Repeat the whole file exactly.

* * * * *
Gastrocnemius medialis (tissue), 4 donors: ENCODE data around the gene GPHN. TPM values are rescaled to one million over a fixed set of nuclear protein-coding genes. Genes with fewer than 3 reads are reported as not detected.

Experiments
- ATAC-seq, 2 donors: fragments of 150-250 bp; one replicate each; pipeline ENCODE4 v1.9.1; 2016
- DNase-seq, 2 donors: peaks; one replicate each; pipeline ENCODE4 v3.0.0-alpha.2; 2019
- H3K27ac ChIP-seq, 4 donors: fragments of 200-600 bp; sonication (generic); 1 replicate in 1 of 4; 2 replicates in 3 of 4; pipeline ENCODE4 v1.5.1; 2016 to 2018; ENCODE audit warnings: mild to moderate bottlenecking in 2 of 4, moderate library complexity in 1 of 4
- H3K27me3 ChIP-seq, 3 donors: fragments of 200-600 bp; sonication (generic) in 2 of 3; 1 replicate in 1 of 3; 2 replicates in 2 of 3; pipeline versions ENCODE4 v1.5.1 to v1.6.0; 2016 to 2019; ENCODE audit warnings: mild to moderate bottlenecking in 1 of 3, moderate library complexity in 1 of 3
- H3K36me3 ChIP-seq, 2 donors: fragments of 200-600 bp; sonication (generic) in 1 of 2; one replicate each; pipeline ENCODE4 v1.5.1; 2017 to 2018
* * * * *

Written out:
Gastrocnemius medialis (tissue), 4 donors: ENCODE data around the gene GPHN. TPM values are rescaled to one million over a fixed set of nuclear protein-coding genes. Genes with fewer than 3 reads are reported as not detected.

Experiments
- ATAC-seq, 2 donors: fragments of 150-250 bp; one replicate each; pipeline ENCODE4 v1.9.1; 2016
- DNase-seq, 2 donors: peaks; one replicate each; pipeline ENCODE4 v3.0.0-alpha.2; 2019
- H3K27ac ChIP-seq, 4 donors: fragments of 200-600 bp; sonication (generic); 1 replicate in 1 of 4; 2 replicates in 3 of 4; pipeline ENCODE4 v1.5.1; 2016 to 2018; ENCODE audit warnings: mild to moderate bottlenecking in 2 of 4, moderate library complexity in 1 of 4
- H3K27me3 ChIP-seq, 3 donors: fragments of 200-600 bp; sonication (generic) in 2 of 3; 1 replicate in 1 of 3; 2 replicates in 2 of 3; pipeline versions ENCODE4 v1.5.1 to v1.6.0; 2016 to 2019; ENCODE audit warnings: mild to moderate bottlenecking in 1 of 3, moderate library complexity in 1 of 3
- H3K36me3 ChIP-seq, 2 donors: fragments of 200-600 bp; sonication (generic) in 1 of 2; one replicate each; pipeline ENCODE4 v1.5.1; 2017 to 2018